Victoria’s Secret Makes a Credible Cultural Shift

victoria secret

A brand built on the idea that outer beauty matters more than inner strength has to shift its message to make a credible change. But doing so is easier said than done. And in a retail environment where consumers can switch brands easily and quickly, the effort to do so can be dangerous.

The American retailer Victoria’s Secret is best known for its lingerie and related apparel but also sells fragrance, body care, hosiery and accessories. Its headquarters are in Columbus, Ohio and it operates 789 stores and distributes its catalogue throughout the United States and Canada. The brand is owned by Intimate Brands Inc, a publicly-traded company.

Its history dates back to 1977, when founder Roy Raymond opened his first store in Palo Alto, California. The store was named after the queen and Raymond envisioned his shops as Victorian-era boudoirs. He sold the business in 1982 to The Limited’s Leslie Wexner for $1 million.

Wexner infused Victoria’s Secret with the glamour and snob appeal of European luxury, adding new colors, patterns and styles to the underwear collection while pushing the company to expand its retail footprint and marketing. In the early 1990s, he hired a group of top model spokeswomen—Stephanie Seymour, Karen Mulder, Daniela Pestova and Yasmeen Ghauri—to appear in advertising and to walk down the runway at the company’s fashion shows. They became known as the Angels, and they helped to transform Victoria’s Secret into a mainstay that sold broadly accepted underwear with an air of unattainable sexiness.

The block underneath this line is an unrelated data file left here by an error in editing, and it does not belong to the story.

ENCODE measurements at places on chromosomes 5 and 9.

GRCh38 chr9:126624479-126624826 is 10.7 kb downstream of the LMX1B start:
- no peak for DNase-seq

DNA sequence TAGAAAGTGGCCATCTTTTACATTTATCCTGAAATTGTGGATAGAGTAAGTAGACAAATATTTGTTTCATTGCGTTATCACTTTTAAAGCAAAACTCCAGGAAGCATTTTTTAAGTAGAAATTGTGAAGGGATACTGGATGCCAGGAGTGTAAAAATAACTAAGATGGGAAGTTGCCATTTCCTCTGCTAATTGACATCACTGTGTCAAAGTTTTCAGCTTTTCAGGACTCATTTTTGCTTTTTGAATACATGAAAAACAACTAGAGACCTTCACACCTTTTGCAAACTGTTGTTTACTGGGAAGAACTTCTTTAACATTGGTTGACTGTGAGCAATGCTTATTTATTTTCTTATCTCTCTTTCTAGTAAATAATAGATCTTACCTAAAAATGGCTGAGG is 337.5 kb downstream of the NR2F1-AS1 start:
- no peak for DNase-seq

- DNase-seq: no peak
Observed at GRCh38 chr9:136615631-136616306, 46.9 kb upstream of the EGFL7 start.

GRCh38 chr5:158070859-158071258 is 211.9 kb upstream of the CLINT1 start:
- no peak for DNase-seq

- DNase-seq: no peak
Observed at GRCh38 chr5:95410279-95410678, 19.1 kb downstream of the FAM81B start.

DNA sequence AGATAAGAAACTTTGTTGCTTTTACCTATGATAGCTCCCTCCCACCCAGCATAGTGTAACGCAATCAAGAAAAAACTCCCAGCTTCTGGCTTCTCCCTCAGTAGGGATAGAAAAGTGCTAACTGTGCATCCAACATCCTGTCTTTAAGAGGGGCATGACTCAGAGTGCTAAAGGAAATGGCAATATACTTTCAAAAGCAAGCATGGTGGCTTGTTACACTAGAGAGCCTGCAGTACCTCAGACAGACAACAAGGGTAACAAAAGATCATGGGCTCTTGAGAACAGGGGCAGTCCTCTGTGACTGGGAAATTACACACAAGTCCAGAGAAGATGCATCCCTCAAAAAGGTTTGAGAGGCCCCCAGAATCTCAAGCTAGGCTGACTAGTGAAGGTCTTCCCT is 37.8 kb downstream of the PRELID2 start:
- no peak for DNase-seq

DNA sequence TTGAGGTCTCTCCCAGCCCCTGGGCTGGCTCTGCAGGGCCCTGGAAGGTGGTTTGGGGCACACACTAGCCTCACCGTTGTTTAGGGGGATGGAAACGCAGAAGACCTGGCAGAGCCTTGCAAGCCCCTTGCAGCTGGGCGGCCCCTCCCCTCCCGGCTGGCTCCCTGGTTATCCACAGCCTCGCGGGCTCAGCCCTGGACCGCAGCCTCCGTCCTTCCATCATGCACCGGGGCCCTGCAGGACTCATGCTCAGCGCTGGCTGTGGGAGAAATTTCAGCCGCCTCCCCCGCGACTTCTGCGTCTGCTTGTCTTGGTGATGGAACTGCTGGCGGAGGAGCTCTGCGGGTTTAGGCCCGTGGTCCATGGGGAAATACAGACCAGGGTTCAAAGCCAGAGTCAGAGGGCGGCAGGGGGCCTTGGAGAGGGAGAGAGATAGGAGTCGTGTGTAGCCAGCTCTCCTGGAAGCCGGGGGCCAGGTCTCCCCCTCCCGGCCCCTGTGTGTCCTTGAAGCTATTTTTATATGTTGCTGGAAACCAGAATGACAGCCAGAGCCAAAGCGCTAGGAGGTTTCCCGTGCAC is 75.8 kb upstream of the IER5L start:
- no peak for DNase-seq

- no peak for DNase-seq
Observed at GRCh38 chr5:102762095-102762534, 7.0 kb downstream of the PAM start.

For years, Victoria’s Secret bolstered its image with one big annual fashion show that drew billions of viewers worldwide. But the spectacle arguably became too reductive, with its parade of impossibly thin models clad in Swarovski-crystal covered wings and million dollar fantasy bras. And in the wake of a cultural shift and the rise of upstart competitors who incorporated diversity into their advertising, Victoria’s Secret’s narrow view of beauty seemed out of touch.

Victoria’s Secret reworked its approach in 2018, with an annual TV special that was more arty than the runway extravaganza and that showcased non-models—such as singer and activist Malin Akerman, professional golfer Lexi Thompson and actresses Emma Stone and Amy Adams—alongside its Angels. The show also included a solemn pledge to advocate for women. The company also began partnering with organizations that specialize in the needs of disabled, transgender and plus-size people and launched inclusion resource groups for associates and their families.

But in July, the company reverted to its more traditional marketing strategy and released a campaign featuring Bella Hadid and other top model types in bikinis that was met with both praise and criticism. It was the latest in a series of campaigns that critics say have taken a page from the Kim Kardashian playbook and push a “body dysmorphia” agenda to young women.